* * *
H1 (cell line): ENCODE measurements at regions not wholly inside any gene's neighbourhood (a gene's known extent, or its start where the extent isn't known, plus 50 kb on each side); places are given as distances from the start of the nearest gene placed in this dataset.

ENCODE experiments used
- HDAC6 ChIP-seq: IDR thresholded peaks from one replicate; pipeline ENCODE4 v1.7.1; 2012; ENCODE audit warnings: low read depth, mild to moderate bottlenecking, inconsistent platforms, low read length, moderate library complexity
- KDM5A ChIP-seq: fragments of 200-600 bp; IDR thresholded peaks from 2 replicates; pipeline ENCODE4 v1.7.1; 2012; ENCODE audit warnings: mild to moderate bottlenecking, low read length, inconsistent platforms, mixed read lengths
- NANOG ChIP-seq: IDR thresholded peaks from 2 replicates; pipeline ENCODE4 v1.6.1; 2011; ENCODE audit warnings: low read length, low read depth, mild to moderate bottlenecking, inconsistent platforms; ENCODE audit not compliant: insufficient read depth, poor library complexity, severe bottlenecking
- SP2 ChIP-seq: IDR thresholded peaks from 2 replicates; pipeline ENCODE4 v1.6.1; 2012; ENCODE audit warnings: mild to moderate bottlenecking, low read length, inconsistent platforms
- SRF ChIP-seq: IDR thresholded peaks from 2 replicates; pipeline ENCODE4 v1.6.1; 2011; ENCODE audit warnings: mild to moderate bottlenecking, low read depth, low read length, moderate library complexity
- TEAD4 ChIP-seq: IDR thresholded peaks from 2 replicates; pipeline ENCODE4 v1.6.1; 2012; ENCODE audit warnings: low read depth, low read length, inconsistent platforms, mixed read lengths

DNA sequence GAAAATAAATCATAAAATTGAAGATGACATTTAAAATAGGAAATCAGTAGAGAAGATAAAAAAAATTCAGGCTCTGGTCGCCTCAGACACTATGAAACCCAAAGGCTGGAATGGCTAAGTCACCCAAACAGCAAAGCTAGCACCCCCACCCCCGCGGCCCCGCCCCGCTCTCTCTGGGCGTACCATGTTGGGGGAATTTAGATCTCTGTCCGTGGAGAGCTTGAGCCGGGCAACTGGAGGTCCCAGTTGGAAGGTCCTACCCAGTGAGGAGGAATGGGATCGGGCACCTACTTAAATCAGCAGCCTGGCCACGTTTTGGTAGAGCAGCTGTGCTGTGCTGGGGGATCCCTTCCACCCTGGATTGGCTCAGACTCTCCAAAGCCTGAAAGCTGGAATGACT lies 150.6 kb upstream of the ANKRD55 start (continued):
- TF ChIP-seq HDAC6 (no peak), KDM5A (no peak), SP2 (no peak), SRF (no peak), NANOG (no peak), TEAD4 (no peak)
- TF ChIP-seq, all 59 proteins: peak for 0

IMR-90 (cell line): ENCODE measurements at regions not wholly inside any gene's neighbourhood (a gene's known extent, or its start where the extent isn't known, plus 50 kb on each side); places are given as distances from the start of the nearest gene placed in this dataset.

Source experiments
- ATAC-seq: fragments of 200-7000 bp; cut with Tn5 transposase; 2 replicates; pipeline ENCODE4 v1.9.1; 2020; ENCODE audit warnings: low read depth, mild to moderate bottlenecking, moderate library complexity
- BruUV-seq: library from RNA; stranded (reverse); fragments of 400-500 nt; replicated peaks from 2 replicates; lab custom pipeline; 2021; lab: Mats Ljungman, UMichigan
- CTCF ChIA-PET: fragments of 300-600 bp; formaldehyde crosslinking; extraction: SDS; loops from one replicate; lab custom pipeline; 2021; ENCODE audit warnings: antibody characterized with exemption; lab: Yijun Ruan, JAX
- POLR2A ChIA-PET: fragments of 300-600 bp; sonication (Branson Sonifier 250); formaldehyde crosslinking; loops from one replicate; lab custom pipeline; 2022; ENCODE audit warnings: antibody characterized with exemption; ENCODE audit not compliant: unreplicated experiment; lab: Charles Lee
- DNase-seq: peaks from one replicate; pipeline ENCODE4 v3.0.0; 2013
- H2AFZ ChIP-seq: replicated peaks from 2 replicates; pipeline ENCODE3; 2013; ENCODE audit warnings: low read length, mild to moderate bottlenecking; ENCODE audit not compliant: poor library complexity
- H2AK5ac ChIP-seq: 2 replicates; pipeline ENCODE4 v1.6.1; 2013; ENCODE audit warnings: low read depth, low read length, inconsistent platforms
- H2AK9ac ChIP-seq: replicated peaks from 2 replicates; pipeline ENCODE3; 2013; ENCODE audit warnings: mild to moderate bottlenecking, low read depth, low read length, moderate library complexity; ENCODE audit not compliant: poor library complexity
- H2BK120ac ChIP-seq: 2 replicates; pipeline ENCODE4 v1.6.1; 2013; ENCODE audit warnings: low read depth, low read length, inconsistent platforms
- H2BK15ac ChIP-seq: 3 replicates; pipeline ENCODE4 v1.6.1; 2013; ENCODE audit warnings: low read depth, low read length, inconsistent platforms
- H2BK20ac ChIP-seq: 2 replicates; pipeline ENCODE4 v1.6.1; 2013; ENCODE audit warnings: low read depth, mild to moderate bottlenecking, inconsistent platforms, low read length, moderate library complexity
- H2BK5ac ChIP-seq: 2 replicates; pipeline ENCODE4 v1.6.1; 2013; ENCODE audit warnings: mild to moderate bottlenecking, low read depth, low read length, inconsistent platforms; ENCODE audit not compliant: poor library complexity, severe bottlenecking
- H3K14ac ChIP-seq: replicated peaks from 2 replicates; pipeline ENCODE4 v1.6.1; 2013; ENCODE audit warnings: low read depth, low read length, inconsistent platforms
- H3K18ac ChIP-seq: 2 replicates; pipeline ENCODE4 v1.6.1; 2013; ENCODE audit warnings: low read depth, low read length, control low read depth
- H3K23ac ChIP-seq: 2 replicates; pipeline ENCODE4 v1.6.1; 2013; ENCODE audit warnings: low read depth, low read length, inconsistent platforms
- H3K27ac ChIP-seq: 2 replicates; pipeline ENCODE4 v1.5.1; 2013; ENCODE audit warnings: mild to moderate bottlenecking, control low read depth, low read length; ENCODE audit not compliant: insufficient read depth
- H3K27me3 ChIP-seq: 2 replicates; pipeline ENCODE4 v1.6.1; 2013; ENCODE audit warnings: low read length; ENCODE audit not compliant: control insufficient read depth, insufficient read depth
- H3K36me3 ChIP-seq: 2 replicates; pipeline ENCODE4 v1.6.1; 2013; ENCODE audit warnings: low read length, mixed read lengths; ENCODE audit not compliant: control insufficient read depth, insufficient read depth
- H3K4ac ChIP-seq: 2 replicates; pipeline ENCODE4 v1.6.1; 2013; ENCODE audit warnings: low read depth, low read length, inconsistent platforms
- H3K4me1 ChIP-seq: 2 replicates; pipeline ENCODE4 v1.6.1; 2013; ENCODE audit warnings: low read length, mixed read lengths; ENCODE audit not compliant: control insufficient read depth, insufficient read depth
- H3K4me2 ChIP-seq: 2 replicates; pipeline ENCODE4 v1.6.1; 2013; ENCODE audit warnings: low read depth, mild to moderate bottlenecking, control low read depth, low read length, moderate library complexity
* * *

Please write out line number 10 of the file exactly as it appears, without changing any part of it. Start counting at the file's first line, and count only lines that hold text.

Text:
- TF ChIP-seq HDAC6 (no peak), KDM5A (no peak), SP2 (no peak), SRF (no peak), NANOG (no peak), TEAD4 (no peak)